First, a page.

Hungry people crave more variety

4 11 2007

A study from the Journal of Consumer Research found that when we long for something intensely – like a much-needed vacation – a wider array of options will sound appealing, potentially leading to some out-of-character choices. Similarly, when we are especially hungry and presented with an range of menu choices, we are more likely to deviate from our favorite meal. The research investigated whether desire-induced perception changes can reduce loyalty to our favorite stuff. The findings point to the power of desires to affect choice making.

In the study, the researchers had participants who were hungry and participants who were satiated quickly decide whether they liked or disliked twenty-eight different snacks by pressing either a red or green button. Hungry participants were asked not to eat within four hours of the experiment. Satiated participants were presented with a large piece of cake upon arrival and told they had to finish the entire thing. On average, the participants who were hungry liked two more snacks than the participants who had cake.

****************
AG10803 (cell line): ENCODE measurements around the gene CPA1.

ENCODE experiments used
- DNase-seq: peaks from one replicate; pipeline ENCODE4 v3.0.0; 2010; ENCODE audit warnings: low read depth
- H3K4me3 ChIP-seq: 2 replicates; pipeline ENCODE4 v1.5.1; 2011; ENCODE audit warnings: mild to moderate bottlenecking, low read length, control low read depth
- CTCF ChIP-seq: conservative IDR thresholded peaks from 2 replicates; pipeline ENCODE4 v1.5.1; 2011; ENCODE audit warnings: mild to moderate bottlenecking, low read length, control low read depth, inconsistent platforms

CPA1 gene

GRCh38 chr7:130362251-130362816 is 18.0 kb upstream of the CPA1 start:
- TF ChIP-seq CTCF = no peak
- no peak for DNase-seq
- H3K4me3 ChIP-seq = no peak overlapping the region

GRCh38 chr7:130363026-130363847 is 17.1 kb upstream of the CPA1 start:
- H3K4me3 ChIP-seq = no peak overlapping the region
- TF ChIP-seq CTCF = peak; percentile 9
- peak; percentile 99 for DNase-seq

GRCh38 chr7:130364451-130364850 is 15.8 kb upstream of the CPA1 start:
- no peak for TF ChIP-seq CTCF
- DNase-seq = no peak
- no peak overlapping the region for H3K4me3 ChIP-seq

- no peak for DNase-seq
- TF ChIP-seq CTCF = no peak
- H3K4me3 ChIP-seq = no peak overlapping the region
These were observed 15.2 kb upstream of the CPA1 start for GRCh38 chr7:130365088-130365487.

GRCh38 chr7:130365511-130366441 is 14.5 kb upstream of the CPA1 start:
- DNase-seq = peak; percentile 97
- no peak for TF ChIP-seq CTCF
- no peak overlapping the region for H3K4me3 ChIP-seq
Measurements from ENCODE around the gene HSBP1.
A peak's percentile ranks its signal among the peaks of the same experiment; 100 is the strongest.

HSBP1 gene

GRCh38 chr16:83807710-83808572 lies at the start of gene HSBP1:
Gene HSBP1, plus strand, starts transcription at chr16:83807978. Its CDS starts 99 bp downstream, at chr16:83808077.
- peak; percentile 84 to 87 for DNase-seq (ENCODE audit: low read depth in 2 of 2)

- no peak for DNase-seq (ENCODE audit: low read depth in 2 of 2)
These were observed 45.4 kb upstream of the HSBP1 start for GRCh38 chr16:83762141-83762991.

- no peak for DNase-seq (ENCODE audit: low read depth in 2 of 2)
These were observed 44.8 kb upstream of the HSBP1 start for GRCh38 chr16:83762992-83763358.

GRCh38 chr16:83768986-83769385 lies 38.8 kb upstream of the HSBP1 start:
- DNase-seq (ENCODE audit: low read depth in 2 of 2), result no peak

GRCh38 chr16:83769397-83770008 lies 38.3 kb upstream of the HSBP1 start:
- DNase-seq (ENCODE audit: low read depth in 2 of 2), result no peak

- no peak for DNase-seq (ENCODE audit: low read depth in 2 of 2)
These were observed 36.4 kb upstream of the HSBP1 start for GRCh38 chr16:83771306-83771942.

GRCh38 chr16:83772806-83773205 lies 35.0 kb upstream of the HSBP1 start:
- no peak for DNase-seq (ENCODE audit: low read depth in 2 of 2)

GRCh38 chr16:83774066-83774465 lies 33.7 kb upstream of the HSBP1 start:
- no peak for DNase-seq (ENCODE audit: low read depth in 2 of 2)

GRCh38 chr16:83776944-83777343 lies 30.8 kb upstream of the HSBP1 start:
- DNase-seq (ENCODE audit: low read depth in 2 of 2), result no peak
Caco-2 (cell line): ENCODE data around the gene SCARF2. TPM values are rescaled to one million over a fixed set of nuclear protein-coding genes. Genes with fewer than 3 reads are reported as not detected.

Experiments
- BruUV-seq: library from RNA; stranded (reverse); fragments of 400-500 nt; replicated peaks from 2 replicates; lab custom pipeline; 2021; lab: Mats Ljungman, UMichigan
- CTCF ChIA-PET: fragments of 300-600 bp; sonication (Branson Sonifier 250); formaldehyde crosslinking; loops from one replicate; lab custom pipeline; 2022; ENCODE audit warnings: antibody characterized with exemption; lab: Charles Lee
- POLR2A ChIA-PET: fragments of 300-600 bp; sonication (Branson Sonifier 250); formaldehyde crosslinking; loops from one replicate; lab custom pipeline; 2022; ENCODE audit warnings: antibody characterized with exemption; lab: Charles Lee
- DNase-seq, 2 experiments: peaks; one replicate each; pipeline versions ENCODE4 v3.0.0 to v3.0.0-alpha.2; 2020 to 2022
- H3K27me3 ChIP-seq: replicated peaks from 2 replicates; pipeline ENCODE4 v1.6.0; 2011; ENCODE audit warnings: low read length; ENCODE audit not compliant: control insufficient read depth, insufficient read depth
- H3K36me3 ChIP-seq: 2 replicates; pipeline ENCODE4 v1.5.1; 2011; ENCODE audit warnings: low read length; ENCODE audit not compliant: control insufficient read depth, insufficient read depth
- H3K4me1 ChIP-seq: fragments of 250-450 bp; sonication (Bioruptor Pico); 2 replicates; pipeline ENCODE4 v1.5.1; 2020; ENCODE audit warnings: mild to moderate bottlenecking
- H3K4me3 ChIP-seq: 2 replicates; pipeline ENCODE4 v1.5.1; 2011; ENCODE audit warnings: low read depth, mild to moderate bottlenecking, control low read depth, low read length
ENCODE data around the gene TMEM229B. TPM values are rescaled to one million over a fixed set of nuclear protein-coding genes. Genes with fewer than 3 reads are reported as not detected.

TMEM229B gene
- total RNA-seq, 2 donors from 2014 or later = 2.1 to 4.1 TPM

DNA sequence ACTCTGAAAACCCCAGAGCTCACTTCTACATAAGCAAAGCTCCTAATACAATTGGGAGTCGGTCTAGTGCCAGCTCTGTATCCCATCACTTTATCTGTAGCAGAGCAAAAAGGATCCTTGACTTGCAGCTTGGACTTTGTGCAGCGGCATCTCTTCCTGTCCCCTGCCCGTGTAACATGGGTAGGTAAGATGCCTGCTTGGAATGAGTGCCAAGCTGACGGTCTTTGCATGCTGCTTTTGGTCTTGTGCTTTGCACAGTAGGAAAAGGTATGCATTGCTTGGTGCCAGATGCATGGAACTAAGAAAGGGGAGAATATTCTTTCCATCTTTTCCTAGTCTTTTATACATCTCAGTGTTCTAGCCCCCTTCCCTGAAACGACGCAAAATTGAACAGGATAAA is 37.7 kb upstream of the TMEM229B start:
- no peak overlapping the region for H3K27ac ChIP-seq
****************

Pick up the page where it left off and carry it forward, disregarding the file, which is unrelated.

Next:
So, an active desire increases the perceived value of the desired object class. This increase in perceived value can influence variety-seeking tendencies. The results support the notion that an active desire increases the value of any item that may satisfy the desire. Due to a particular desire, a larger number of items may be considered satisfactory than in the absence of that particular desire.

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